When I arrived at NMC for my campus tour, I instantly felt like I belonged because of the energetic and helpful staff. I was also impressed by the modern design of the college — everything looked new and updated compared to the other colleges I had visited. After receiving my tour and packets full of helpful information on how to apply and where to start, there was no doubt in my mind that Nebraska Methodist College was right for me.
What makes NMC unique, and what would you recommend about NMC to others?
NMC is unique in several ways. It is a rather small school, now educating around 1,000 students. This small community gives the college a sense of belonging and family. All the staff members know who you are and are all there to help you succeed. At NMC you are a name, not a number. Due to the small classroom size it makes for an easy transition from high school, and really allows for the students to get to know their instructors. In clinical, the student to teacher ratio is eight to one, which really forms a close group and enables students to participate in a variety of hands on experiences.
Another great aspect of NMC is the student involvement. As the student body, we are the ones who get to make the changes around our school. We all have a voice when it comes to changing our school for the better. This allows students to be creative and see their ideas become a reality.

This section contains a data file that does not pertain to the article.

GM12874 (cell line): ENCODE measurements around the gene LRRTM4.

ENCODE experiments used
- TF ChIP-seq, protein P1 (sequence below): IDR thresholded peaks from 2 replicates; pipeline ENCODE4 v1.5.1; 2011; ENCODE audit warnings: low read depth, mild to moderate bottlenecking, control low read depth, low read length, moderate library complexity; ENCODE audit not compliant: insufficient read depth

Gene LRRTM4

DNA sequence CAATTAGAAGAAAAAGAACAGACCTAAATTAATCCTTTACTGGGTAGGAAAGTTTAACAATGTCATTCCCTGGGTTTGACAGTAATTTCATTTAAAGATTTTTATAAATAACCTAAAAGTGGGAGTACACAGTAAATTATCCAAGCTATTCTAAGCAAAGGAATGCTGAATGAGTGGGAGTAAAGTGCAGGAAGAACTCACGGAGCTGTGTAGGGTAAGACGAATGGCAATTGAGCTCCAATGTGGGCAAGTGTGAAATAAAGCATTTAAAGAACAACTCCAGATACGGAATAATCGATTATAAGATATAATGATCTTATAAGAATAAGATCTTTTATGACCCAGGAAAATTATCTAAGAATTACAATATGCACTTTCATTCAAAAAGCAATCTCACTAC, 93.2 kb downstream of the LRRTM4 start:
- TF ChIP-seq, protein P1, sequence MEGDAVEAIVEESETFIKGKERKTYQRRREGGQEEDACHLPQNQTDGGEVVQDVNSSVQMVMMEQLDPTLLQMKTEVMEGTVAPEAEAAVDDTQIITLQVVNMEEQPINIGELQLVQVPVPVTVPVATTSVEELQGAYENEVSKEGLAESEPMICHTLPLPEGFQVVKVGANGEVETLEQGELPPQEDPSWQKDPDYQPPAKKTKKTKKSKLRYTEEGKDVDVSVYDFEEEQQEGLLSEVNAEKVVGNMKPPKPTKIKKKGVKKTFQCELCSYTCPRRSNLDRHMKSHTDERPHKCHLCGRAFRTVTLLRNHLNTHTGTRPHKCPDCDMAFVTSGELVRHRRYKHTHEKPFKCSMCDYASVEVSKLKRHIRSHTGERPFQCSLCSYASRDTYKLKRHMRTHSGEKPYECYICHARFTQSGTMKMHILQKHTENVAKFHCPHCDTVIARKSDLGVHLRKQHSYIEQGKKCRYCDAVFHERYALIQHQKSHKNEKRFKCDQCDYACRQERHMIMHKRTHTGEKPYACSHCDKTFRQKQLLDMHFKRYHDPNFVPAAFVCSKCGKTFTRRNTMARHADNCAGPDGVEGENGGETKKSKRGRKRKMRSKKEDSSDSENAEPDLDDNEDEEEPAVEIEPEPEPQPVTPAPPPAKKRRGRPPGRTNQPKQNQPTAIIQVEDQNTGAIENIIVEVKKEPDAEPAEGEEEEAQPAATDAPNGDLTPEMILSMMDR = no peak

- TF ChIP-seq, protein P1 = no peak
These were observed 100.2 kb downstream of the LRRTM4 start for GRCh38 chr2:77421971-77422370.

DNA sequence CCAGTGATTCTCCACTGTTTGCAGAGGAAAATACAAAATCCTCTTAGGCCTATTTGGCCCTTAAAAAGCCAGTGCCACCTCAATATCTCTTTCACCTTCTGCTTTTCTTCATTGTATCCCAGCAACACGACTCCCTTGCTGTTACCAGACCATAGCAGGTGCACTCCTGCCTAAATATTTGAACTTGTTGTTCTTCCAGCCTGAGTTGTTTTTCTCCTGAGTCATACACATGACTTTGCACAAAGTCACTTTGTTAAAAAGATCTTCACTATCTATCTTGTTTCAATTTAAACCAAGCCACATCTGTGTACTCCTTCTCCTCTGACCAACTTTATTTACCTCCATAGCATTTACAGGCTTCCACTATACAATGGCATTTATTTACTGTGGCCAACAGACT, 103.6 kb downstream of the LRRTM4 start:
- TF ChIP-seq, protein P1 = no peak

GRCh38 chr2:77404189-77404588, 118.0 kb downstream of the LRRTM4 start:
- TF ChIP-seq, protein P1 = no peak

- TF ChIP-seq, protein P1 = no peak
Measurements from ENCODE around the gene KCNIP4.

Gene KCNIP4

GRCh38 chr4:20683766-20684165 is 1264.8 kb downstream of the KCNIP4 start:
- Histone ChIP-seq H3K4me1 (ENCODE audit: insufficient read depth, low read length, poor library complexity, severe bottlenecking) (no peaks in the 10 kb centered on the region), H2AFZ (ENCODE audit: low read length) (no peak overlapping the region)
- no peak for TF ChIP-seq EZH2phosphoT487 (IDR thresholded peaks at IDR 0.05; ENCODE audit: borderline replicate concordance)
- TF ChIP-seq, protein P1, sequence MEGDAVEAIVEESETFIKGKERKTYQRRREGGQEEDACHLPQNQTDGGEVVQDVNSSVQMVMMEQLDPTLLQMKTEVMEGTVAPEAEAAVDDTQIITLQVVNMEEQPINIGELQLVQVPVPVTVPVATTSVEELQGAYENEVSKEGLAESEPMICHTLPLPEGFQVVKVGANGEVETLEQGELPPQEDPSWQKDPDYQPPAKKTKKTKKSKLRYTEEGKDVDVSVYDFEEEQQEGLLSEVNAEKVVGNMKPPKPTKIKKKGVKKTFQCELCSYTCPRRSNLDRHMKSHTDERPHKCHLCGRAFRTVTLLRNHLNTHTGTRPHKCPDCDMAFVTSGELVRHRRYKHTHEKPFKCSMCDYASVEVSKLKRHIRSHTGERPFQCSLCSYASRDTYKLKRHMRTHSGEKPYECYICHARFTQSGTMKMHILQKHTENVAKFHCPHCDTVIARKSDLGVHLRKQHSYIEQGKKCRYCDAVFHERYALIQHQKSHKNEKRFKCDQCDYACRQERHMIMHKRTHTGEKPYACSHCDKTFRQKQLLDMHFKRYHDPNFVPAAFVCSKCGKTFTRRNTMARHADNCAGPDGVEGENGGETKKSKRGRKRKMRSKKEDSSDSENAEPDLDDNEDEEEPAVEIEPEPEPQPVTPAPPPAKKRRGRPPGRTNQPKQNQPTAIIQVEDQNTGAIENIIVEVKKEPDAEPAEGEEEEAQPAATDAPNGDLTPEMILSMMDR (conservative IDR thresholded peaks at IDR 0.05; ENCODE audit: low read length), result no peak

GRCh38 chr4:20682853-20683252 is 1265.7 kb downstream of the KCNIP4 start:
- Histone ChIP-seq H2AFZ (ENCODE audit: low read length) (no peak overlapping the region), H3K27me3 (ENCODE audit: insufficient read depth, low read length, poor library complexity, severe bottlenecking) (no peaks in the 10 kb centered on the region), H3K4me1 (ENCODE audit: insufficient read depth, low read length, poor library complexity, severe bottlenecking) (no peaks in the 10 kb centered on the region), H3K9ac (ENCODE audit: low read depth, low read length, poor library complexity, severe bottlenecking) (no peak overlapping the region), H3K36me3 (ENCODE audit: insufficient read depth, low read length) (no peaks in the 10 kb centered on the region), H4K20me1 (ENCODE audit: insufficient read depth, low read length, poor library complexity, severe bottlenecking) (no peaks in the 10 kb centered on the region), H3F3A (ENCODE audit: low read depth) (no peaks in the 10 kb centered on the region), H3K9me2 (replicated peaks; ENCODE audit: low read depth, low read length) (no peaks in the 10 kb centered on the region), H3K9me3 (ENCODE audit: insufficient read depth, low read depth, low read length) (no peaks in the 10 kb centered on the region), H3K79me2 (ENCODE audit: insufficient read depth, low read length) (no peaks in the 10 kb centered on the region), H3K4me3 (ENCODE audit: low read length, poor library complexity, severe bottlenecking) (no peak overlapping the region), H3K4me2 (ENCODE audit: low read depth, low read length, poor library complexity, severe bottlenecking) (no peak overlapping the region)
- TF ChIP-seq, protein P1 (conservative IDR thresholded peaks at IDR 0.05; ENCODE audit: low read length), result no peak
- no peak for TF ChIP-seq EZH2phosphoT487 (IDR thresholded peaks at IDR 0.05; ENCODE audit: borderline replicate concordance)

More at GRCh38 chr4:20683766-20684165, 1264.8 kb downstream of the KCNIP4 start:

I would recommend this school to any student wanting to become part of the healthcare world. Everyone who attends NMC is studying to become a part of healthcare as well, so it is really great to be surrounded by people who understand the hard work you are doing and what you are trying to become.
What advice do you have to offer prospective students about college?
My biggest advice to prospective students is to plan ahead. It is so important to prepare yourself for the next chapter of your life. Filling out applications and scholarships as early as possible will help lessen your anxiety and make your transition into college a way smoother process.
Prospective students should also never fear to ask questions or ask for help, because planning their future and the classes they are going to take can sometimes be confusing. Embracing new experiences is also a great piece of advice. College is full of new and exciting opportunities, and the more you learn to participate and enjoy them, the better your experience will be.